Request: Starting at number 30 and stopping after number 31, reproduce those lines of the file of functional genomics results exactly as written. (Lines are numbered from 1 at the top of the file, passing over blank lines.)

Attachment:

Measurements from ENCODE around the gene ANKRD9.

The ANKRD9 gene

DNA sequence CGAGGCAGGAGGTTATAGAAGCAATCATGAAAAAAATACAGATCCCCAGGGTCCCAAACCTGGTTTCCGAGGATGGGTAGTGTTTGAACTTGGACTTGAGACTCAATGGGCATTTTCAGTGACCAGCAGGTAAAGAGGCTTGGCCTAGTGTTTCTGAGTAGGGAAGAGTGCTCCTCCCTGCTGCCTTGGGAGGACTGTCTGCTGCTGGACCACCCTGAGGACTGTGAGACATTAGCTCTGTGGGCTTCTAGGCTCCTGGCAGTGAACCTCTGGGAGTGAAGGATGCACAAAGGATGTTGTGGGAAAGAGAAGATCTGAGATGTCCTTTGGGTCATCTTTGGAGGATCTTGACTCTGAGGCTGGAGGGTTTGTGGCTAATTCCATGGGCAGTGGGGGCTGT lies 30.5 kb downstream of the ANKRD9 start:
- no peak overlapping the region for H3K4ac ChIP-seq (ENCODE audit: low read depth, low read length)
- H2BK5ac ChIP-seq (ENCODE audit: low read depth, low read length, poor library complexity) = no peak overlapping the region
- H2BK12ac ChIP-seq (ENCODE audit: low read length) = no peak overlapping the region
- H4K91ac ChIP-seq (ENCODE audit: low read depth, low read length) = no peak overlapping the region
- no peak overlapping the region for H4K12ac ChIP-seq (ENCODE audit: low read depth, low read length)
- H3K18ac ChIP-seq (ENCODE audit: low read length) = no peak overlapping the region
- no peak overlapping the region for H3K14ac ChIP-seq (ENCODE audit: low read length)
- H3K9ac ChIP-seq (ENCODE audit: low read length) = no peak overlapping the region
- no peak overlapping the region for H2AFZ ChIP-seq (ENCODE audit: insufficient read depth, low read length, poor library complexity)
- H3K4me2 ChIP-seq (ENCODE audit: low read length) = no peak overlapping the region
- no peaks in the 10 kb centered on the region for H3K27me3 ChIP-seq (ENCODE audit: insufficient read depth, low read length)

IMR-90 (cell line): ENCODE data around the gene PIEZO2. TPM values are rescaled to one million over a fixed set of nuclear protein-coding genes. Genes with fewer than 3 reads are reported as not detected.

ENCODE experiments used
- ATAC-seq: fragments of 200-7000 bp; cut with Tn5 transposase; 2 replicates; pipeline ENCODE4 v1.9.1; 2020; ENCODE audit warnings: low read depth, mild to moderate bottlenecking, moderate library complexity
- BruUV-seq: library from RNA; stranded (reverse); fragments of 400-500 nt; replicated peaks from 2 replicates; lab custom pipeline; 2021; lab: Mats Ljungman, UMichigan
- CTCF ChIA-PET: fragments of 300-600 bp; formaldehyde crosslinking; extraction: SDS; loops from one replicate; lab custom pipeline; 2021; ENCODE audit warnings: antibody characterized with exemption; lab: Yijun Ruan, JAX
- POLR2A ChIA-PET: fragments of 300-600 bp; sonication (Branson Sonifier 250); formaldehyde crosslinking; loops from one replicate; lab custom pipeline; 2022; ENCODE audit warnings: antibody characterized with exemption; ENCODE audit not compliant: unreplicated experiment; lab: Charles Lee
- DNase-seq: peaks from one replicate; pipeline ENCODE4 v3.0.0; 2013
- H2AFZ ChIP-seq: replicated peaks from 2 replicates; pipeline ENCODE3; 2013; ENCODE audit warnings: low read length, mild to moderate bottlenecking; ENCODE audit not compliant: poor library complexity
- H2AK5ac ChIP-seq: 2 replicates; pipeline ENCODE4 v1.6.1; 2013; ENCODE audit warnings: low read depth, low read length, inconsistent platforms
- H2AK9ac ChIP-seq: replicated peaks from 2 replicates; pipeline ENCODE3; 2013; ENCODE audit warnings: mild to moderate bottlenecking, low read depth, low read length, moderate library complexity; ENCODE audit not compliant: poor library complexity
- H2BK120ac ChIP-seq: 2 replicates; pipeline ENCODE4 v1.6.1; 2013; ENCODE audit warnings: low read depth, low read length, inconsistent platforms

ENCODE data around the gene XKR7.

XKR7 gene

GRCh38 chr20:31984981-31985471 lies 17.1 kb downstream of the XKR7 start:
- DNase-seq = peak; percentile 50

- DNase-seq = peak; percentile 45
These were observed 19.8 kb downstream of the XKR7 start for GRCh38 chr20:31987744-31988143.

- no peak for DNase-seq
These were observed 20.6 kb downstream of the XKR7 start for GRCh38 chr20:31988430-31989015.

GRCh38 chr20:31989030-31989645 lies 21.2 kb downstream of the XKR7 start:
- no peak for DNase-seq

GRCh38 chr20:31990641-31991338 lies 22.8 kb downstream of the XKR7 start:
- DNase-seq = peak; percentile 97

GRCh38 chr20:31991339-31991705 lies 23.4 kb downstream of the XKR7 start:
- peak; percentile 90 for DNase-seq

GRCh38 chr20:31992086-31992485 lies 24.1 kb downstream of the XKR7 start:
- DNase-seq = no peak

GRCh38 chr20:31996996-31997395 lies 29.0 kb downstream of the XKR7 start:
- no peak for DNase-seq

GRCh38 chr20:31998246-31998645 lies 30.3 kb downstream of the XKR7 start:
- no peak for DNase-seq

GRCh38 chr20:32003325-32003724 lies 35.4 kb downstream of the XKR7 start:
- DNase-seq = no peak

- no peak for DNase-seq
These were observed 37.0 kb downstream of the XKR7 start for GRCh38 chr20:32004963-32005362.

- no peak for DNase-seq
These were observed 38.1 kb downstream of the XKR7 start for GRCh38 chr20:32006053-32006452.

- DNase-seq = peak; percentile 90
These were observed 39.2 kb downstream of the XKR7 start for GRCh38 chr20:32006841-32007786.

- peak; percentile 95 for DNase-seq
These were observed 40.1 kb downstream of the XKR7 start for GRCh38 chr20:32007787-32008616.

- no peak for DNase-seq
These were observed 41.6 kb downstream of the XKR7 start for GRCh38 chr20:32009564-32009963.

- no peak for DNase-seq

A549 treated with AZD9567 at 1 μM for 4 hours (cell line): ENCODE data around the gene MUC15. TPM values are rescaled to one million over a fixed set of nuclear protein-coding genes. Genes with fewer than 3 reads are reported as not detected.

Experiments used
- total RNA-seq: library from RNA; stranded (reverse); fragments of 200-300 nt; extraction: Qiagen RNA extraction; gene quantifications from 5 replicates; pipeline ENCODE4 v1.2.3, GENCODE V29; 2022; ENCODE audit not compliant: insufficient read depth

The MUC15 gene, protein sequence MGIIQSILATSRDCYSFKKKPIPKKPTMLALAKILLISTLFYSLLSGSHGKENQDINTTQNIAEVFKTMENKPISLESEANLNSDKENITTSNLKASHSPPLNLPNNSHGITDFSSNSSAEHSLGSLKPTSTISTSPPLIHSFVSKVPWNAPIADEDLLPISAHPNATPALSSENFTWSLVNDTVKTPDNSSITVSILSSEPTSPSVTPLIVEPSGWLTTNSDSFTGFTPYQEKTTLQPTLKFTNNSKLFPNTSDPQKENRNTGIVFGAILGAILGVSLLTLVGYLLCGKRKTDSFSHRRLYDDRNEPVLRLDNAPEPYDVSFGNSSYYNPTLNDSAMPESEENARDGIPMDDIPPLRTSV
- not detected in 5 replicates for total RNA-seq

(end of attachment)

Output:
- DNase-seq = peak; percentile 45
These were observed 19.8 kb downstream of the XKR7 start for GRCh38 chr20:31987744-31988143.